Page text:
How do you handle staff turnover in small businesses?
If you’re a dental professional, you’re probably used to working in a small team. But working in a small team doesn’t always have it’s perks! When someone leaves a small team, everyone feels the pressure. Today on the Blue Glove Jobs Blog, we’re looking at how to handle staff turnover in small businesses.
Stop putting all of your eggs in the one basket in the first place.
If you rely too heavily on someone and they announce that they are leaving, it’s no surprise that you go into a bit of a panic. Who will you turn to? Who will take on all of the additional roles? That’s not the person’s who is leaving’s problem. It’s yours. It’s down to the manager to organise the change so that everything will continue to run smoothly, whether that be distributing the tasks among other members of staff or instantly hiring a replacement. Anyone could leave at any minute, so stop putting all of your eggs in one basket. Staff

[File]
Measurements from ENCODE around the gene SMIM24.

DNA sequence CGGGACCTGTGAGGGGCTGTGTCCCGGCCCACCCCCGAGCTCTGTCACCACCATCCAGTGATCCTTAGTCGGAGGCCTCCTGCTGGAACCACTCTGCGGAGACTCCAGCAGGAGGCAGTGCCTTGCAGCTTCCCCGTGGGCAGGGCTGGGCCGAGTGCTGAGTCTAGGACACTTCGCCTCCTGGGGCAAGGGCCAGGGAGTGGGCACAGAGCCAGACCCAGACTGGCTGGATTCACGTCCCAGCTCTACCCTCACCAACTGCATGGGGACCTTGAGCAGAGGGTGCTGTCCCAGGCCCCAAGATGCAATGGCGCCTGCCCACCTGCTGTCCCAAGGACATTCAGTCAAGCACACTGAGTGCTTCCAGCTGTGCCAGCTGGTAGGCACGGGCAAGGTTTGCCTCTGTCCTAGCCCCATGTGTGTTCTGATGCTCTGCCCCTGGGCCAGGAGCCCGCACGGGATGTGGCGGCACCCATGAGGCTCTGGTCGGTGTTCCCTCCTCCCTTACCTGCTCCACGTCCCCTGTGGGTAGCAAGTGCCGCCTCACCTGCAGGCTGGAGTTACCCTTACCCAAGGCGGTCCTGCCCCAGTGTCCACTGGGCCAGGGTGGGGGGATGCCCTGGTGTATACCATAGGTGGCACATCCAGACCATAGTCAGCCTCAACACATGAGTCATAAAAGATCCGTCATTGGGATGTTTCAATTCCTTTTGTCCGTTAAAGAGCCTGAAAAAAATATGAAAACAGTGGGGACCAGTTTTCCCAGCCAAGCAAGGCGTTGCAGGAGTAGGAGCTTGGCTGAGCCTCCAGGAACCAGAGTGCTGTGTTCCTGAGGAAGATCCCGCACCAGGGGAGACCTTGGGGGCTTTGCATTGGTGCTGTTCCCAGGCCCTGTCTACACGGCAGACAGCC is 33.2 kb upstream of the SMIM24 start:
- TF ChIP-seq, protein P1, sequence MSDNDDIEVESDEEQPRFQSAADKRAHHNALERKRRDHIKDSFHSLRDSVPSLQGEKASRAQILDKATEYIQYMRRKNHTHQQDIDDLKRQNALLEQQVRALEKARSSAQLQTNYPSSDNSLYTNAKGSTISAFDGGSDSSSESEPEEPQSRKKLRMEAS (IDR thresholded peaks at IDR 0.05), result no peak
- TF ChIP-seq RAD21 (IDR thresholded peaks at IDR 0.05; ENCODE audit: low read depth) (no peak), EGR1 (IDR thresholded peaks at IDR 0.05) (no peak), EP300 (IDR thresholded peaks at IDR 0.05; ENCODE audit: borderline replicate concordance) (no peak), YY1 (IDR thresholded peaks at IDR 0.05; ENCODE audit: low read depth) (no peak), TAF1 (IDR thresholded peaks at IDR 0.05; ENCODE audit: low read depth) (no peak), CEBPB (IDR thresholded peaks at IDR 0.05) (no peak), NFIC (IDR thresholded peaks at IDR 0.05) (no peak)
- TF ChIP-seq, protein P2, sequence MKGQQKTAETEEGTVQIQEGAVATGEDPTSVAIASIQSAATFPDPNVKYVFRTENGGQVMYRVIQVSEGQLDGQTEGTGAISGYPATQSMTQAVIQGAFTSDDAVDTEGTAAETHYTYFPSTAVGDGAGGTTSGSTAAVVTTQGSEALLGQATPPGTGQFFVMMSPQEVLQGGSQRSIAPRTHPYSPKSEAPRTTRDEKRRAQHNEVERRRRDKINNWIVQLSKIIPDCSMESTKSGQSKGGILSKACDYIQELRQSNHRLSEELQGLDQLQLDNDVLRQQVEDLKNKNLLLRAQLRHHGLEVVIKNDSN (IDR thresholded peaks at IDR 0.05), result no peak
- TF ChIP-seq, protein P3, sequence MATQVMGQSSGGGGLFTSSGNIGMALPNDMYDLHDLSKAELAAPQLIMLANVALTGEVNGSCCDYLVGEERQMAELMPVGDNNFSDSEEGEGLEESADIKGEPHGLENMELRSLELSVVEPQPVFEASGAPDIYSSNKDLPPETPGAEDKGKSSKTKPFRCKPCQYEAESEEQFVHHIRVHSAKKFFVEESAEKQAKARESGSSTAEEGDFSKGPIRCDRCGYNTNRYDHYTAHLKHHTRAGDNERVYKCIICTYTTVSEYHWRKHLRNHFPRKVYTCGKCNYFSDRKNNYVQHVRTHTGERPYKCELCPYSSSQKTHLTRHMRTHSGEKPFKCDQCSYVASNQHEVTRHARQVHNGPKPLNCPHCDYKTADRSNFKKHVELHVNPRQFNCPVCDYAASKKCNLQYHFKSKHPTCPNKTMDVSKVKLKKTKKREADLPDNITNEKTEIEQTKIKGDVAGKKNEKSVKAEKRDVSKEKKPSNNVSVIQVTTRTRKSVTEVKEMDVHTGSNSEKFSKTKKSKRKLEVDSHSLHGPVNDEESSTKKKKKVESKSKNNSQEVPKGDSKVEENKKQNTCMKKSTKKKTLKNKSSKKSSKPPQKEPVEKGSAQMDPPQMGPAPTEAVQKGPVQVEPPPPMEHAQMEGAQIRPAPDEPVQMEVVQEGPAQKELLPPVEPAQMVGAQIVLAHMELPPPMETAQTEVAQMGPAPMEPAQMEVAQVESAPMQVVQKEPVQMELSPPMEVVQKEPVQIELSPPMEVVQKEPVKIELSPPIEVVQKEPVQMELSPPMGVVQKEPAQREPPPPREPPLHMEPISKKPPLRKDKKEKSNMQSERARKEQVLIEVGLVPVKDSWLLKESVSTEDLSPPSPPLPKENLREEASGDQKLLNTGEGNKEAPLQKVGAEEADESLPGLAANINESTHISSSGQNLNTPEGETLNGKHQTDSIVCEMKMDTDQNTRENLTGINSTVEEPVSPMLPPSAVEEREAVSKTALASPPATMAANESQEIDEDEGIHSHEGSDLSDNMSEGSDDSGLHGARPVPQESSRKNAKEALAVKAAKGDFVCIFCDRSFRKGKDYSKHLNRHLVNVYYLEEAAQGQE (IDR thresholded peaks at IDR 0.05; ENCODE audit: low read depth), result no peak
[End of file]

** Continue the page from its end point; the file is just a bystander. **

Staff Turnover needn’t be a problem – Be organised and have a plan.
People become ill and leave organisations, people get headhunted and find new opportunities elsewhere all of the time. If your best member of staff became ill and left or found a better opportunity elsewhere, what would you do? Do you have a back up plan? The more time you spend worrying about your staff leaving, the less time you have to focus on continuing to run your business smoothly. Keep calm and carry on! Have a basic job vacancy template stored away on your computer just in case. Make sure your other staff are able to cope with extra workloads before passing the extra tasks on to them, you don’t want them to become overwhelmed either! Start re-recruiting at your earliest convenience.
Don’t get angry with the member of staff who is leaving.
There’s probably a reason as to why they left. Staff are not obliged to stick around. The nicer you are about them leaving, the harder they’ll work during their notice period. If you give them the cold shoulder, don’t be surprised if they are slacking off during their notice period. It can be easy to feel upset, especially in a small business but don’t go burning bridges because you hoped they’d stay around forever. It’s important to remember that everyone is replaceable!
Find out why they are leaving, but don’t beg for information.
This isn’t to be nosy. It’s generally a good idea to find out why your member of staff is leaving. If it’s because of something in the workplace, use the knowledge to your advantage to improve the working environment for your other members of staff so that you don’t find yourself in a similar scenario again.
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